Ritchie turns to Nerf brand specialist Eric Huban and asks for a status update on the N-Strike Elite line. “We started shipping from the factory,” Huban says. “So Retaliator and Rampage are on the water now,” traveling by barge from China. “We’re working through some potential issues with Hail-Fire today.”

Later this afternoon, the Nerf team will be conducting a final play test of the Hail-Fire with a focus group of young kids. The test has to go well, because it’s too late at this point to make any major changes. Jablonski is fairly confident that no problems will crop up, but he holds up a pair of crossed fingers and smiles. “When you put a toy into the hands of an 8-year-old,” he says, “sometimes they tell you things you didn’t expect.”

When Jablonski seeks inspiration for a new blaster, he doesn’t play videogames or watch movies like some of the other designers on his team. “I tend to look at mechanisms,” he says. “I had a salad spinner in here the other day. I thought that would be a cool kind of crank mechanism for something. Sometimes you have those waking dreams: You’re in bed, the alarm goes off. All of a sudden you think of something.” Once, when Jablonski was working on a small, pistol-shaped blaster, an image flashed into his head of the coin slots in a laundromat. When you load and cock the resulting blaster, it feels just like slamming a row of quarters into a washing machine.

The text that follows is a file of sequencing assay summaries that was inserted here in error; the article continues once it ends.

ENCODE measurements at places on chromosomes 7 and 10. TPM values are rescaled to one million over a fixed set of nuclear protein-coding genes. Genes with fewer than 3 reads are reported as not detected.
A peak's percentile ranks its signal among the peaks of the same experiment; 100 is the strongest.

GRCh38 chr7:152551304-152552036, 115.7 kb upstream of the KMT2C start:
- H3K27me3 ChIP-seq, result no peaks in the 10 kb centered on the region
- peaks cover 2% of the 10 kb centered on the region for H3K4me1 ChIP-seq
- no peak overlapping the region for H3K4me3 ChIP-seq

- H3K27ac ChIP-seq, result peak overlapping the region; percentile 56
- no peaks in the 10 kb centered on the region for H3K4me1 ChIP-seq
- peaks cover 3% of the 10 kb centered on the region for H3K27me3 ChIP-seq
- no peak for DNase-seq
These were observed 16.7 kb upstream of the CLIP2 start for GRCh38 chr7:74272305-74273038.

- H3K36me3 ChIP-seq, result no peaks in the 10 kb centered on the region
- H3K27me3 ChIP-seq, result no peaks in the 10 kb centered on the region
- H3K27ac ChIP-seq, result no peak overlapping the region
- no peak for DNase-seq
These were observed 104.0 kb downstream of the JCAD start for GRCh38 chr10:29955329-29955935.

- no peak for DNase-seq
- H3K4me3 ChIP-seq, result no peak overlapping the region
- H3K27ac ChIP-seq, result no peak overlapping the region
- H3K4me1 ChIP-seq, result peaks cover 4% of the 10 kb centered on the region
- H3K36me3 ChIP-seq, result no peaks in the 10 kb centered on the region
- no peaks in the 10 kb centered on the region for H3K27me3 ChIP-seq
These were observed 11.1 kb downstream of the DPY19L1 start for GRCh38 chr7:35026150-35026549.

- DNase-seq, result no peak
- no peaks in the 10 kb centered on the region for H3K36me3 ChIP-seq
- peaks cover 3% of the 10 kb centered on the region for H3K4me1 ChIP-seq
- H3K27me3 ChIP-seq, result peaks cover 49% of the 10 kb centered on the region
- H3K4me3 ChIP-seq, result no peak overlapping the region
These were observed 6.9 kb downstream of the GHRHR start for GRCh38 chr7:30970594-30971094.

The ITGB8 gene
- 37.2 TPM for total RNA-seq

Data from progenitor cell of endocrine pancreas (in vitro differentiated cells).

The easiest part of meeting the new benchmark for the N-Strike Elite blasters, he says, was getting the darts to travel 75 feet. The breakthrough in distance involves a combination of a new dart and the design of the blasters themselves. Jablonski can’t reveal the exact innovations that led to the final dart design—”It has a lot to do with manufacturing tolerances,” he says—but it has a hollow stem made of soft blue foam and a rubbery orange tip concealing a mushroom-shaped thermoplastic squib of harder material. Different firing mechanisms were used with different blasters. The Retaliator and the Rampage both use a mechanism based on air pressure and a spring-powered piston; the back end of the dart compresses against the back of the barrel, creating a seal, and when the trigger activates the piston, air “forces the dart out of the barrel like the cork in a champagne bottle,” Jablonski says. The Hail-Fire, meanwhile, does not use air pressure at all; instead, the dart is squeezed between a pair of battery-powered spinning wheels that propel it down the barrel at a speed of 50 miles per hour.

The tougher task was increasing dart capacity, especially in the Hail-Fire. Jablonski looked at the Raider, which holds up to 35 darts in a drum-shaped clip, and figured he could just make a supersize Raider by building a substantially bigger drum. But the bigger the drum, the heavier the Hail-Fire prototype became. Eight-year-olds had to be able to lift this thing. The aha moment came in a meeting Jablonski had with some designers and engineers. “Why can’t you have three or four or five clips?” Jablonski thought. Their new design would feature a carousel, like the revolving tray on an old slide projector, which advances to a new clip when the old one is spent.

 

Non-Lethal Rounds

Mouseover the numbers for a description of Nerf’s arsenal of projectiles.